Holy Week is the last week of Lent, a 40-day period of fasting, repentance and reflection, culminating with the celebration of Easter. Throughout the week there were many opportunities for people of the Christian faith to meet and share a fellowship with their fellow believers. 

“It was great; we had something going on almost every night of the week,” said Lt. Cmdr. Matt Berrens, from Modesto, Calif., the chaplain for Marine Aircraft Group - Afghanistan. “We ad Bible studies, celebrations and Good Friday services. We had all kinds of things going on that a lot of folks took advantage of. It’s neat to be a part of it. I come alongside them on their spiritual journey and try to help out wherever and whenever I can.”

The Catholic service members aboard Camp Leatherneck were able to meet a special guest. Archbishop Timothy P. Broglio, who leads the Roman Catholic Archdiocese for the military services, visited the service members and conducted the Easter Vigil Mass. 

“Since they can’t come to visit me, this is my way of bringing the message of faith to them,” Archbishop Broglio said. “It’s also important for me, I think, when people are far away from home to spend a significant amount of time with them on significant days.”
Archbishop Broglio baptized and confirmed several service members and took the time to take pictures with them. 

 “It’s always great when young Marines can see people who hold significant positions in the church,” said Lt. Col. Brian Ray, the Catholic chaplain for Regional Command (Southwest). “It was a blessing to be able to also take pictures with them to send back to their families. During the holidays, you can imagine that many family members are sad because their loved ones are away, but to be able to see pictures of how their loved one spent Easter is a way to spread some joy back home.”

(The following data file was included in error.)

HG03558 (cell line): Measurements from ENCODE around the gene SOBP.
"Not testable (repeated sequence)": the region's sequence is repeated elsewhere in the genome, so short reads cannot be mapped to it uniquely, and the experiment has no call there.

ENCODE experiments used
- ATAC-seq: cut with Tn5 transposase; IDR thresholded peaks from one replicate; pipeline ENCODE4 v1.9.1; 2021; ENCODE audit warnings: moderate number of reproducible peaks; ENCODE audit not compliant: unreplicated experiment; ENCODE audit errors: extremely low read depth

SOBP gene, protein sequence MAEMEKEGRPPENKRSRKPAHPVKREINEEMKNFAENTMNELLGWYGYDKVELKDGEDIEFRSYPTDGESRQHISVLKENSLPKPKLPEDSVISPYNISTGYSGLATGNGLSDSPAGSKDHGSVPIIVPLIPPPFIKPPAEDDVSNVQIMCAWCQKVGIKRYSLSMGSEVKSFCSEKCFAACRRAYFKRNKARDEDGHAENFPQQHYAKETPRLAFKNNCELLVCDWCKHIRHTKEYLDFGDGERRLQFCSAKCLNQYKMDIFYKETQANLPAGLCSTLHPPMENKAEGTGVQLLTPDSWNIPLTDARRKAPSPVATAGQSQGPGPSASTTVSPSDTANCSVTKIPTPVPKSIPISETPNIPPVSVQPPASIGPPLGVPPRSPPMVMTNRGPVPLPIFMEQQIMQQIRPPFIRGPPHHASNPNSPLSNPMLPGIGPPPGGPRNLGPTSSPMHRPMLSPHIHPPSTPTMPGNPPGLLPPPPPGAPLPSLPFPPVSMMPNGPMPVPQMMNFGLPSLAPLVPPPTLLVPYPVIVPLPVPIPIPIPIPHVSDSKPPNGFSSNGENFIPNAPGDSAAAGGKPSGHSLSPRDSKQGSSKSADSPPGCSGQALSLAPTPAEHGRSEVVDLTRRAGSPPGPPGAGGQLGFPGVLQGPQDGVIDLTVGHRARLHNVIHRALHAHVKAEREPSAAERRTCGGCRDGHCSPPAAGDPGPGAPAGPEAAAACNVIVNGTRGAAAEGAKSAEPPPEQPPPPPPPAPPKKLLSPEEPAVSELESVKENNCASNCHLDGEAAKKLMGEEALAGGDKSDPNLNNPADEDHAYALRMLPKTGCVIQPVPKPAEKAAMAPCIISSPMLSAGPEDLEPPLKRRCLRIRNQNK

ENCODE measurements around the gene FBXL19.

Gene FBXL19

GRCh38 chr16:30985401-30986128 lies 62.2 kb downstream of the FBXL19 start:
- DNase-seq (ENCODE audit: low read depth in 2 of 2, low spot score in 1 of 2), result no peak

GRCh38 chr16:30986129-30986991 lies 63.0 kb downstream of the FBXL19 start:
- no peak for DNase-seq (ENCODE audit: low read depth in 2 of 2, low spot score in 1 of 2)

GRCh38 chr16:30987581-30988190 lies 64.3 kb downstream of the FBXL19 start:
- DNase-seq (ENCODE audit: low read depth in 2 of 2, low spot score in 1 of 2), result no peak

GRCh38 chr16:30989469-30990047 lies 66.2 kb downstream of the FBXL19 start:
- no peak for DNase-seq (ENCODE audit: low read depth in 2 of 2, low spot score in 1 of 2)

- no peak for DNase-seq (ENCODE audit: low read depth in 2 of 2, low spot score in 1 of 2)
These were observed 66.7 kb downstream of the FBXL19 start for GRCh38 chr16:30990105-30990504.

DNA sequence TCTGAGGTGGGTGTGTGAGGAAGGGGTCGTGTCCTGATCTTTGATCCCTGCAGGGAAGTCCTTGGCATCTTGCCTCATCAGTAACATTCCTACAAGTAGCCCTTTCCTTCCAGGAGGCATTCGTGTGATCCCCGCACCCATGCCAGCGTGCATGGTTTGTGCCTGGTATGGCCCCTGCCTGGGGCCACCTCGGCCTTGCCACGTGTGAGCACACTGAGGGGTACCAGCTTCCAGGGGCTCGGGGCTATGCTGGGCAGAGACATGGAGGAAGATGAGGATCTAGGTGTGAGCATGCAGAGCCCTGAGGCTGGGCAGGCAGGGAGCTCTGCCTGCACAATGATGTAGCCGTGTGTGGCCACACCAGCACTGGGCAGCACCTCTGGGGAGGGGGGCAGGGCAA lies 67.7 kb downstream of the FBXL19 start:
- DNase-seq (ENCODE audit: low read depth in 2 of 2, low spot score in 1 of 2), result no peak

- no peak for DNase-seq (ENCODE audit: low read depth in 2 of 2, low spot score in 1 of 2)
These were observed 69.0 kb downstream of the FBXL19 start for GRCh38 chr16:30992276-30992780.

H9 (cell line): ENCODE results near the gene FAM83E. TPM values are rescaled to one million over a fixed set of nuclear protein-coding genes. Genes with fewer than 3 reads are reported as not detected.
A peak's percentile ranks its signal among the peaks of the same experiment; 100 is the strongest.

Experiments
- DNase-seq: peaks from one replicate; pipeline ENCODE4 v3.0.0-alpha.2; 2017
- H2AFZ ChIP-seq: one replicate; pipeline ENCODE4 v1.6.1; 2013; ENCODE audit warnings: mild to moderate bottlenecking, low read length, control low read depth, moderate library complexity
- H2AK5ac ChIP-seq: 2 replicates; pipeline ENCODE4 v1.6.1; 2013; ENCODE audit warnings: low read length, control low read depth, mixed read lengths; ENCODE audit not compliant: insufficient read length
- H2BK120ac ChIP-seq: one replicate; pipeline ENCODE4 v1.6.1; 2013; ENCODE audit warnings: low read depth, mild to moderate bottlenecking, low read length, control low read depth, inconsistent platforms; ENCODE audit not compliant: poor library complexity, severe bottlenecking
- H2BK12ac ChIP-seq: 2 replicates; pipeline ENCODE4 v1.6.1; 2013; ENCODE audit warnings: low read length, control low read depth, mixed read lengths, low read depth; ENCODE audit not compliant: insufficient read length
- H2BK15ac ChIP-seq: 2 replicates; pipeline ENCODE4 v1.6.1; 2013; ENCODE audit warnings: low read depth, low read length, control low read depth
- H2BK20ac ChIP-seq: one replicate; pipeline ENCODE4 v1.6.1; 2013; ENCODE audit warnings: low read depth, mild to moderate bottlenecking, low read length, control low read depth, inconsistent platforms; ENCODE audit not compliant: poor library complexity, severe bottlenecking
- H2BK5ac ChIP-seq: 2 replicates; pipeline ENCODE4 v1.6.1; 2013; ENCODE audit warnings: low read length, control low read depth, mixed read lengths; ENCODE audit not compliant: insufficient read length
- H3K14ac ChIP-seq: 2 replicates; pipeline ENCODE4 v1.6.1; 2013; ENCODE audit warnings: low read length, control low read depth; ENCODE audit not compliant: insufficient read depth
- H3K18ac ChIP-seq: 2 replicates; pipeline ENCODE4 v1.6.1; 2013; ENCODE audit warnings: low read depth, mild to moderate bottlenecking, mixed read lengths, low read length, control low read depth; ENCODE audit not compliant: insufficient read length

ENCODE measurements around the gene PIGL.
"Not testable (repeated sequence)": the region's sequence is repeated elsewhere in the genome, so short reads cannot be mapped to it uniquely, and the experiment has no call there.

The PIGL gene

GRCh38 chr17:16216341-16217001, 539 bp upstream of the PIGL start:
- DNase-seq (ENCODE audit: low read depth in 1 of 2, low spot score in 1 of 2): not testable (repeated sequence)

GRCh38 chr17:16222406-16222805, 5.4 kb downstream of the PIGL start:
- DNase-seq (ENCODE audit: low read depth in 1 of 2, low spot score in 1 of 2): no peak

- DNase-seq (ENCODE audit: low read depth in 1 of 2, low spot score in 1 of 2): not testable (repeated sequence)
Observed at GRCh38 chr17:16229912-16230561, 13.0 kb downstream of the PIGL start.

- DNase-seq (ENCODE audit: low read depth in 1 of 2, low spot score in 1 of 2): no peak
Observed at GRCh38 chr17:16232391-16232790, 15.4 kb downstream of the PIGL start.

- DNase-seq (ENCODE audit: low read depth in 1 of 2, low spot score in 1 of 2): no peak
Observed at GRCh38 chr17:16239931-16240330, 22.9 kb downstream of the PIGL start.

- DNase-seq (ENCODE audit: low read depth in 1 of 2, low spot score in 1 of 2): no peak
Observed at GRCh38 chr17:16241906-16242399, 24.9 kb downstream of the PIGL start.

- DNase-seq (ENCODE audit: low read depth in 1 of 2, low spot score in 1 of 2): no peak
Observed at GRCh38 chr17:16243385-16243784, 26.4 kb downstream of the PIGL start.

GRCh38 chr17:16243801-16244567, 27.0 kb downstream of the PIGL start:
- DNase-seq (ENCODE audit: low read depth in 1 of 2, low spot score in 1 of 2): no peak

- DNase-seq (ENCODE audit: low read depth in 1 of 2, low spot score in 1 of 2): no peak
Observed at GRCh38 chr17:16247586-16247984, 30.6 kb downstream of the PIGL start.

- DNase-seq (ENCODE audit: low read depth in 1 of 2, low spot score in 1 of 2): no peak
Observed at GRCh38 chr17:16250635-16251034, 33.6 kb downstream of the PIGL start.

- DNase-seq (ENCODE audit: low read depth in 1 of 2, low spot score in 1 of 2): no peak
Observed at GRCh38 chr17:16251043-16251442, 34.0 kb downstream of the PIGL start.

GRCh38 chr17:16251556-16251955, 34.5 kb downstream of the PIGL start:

On Easter Sunday, many of the different Christian services on base experienced a surplus of attendance. Several service members were baptized in a public setting between the chapels to show their commitment to God. Captain Nate Smith, a pilot with MAG-A, was one of the Marines baptized.

“As a Christian, it’s the number one thing that drives my life and it should be the number one thing anywhere,” said Smith, a 29-year-old Baptist from San Jose, Calif. “If you believe God is who he says he is, anywhere you are and with us in our hearts and in our lives at a time and place like this, it’s just as relevant if not more than back home in the U.S.”

Camp Leatherneck offers a wide variety of religious services for service members of various denominations.

“I think it’s awesome,” Smith said. “I think it’s great that they have the number of services they do for all the denominations and religious creeds as well as the different times and locations available.”